A new report has flagged concerns over government powers to prevent unfavourable research from going public.
The prevalence of clauses allowing governments to restrict publication of research may be undermining the independence of research, the analysis warns.
The report found that one or more type of “control clauses” – measures giving government power to terminate a contract without cause or prevent research being published – were overwhelmingly present in contracts with external researchers.
While there was some evidence that researchers negotiated some contract terms, often relating to publication and dissemination, one or more forms of other control clauses were present in contracts, meaning government had control of the research.
The prevalence of these clauses has “troubling” implications for government accountability, academic freedom and evidence-informed policymaking say the researchers from the University of Technology Sydney, who surveyed contracts under the government’s $180 billion health spend.
Clauses ‘promote secrecy’
The research raises new concerns about the integrity of outsourced research, warning that this research can “promote secrecy” and undermine transparency by giving government “unfettered discretion” to prevent information from being published.
Unfavourable research findings, such as those that, for example, reveal a lack of proper management or cast doubt on government actions could be hidden from the public if the government decides to pull the plug on the contract or prevent publication, says Nola Ries, associate professor at the Faculty of Law, UTS and co-author of the paper.
“That’s worrying in the sense that the government exercises ultimate control over the purse strings,” she tells Government News.
Government pledges of transparency and evidence-based policy making are undermined by such clauses, according to Associate Professor Ries, as government is “hindering” is own ability to have the best evidence available.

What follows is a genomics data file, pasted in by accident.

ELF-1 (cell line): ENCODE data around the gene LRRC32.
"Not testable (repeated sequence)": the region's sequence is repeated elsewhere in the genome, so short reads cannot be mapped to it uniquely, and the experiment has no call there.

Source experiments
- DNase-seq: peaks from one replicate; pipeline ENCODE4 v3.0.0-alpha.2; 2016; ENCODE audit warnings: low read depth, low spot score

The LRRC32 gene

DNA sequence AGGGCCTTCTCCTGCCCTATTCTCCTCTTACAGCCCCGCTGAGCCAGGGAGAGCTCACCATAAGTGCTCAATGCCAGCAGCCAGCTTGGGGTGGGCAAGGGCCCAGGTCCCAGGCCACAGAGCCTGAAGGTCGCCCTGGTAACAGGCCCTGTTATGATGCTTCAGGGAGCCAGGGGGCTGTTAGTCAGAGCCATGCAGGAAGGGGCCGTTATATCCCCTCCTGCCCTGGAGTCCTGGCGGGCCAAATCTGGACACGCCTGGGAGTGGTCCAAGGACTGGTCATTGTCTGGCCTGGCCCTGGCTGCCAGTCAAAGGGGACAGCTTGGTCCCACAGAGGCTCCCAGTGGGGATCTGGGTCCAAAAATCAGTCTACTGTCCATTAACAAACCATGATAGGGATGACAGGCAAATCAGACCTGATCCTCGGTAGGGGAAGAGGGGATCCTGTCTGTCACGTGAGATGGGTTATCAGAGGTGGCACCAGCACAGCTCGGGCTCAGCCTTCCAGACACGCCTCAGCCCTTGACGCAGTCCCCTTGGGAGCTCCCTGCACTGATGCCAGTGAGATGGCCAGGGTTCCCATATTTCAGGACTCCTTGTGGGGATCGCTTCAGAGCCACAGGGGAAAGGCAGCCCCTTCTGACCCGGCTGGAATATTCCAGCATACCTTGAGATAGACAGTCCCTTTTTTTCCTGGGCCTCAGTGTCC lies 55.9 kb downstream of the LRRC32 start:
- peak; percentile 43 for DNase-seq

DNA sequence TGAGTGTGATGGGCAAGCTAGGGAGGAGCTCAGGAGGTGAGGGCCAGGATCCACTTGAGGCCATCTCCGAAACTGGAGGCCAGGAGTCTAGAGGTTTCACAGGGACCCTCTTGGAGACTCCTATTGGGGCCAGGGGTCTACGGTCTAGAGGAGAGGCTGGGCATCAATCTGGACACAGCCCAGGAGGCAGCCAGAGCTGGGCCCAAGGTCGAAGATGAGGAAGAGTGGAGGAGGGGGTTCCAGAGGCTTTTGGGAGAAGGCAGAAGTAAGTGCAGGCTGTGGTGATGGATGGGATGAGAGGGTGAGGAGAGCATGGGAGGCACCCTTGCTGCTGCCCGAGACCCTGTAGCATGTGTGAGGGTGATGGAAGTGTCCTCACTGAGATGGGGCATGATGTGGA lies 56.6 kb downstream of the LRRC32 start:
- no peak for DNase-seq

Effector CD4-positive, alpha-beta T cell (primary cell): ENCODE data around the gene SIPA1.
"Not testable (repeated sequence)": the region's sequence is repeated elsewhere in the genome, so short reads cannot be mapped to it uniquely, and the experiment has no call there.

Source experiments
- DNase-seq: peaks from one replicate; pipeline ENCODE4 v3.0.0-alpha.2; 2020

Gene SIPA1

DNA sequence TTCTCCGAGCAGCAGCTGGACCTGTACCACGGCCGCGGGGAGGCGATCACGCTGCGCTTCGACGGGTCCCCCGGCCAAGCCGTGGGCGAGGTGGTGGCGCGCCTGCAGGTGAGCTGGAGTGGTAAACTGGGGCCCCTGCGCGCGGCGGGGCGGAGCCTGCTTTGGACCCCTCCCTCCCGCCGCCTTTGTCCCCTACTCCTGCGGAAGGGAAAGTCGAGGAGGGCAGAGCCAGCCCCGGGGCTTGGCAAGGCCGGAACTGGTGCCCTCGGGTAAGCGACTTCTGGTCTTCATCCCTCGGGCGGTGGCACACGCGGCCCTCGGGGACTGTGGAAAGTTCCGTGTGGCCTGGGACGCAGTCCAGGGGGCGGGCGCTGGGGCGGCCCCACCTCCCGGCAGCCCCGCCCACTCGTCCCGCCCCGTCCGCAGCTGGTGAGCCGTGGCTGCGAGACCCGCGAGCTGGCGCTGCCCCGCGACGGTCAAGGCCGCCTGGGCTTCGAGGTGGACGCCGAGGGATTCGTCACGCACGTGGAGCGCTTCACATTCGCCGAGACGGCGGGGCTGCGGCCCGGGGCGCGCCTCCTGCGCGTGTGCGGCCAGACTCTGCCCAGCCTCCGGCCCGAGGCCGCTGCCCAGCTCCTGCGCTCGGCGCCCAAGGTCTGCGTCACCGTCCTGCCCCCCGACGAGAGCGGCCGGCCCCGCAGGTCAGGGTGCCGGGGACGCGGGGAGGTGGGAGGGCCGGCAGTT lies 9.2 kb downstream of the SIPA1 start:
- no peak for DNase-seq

“The government has signed onto things like open government initiatives and talks about the need to improve transparency and make more data available … but what we see is happening in practice is at odds with claims around government transparency,” she told Government News.
Academic research is also undermined by the prevalence of these clauses, which could influence the nature of the research, Associate Professor Ries warns.
“When the power is weighted in favour of the funder then it creates a relationship where the researcher is in a position where they may be less critical,” she says.
Given the current shortage of research funding, the prevalence of these contract terms is particularly troubling as it could potentially dissuade researchers from negotiating out of these terms, she adds.
Call for public register
The report calls for the implementation of a public register of research findings, and for the government to commit to openness and transparency in all research contracts.
A public register of outsourced government research, much like one that has been recommended in the UK, should be implemented by government to advance transparency, the paper argues.
Such a register would not be resource-intensive or burdensome, Associate Professor Ries argues, given that the government already has a register of tenders at tenders.gov.au.
“We argue in the paper that this kind of proposal is not radical and it is not necessarily resource intensive because governments already have a number of public websites where the public can look at tenders. There could be an associated website,” she says.
More research is needed to look at the extent that these clauses are used by government, Associate Professor Ries says.
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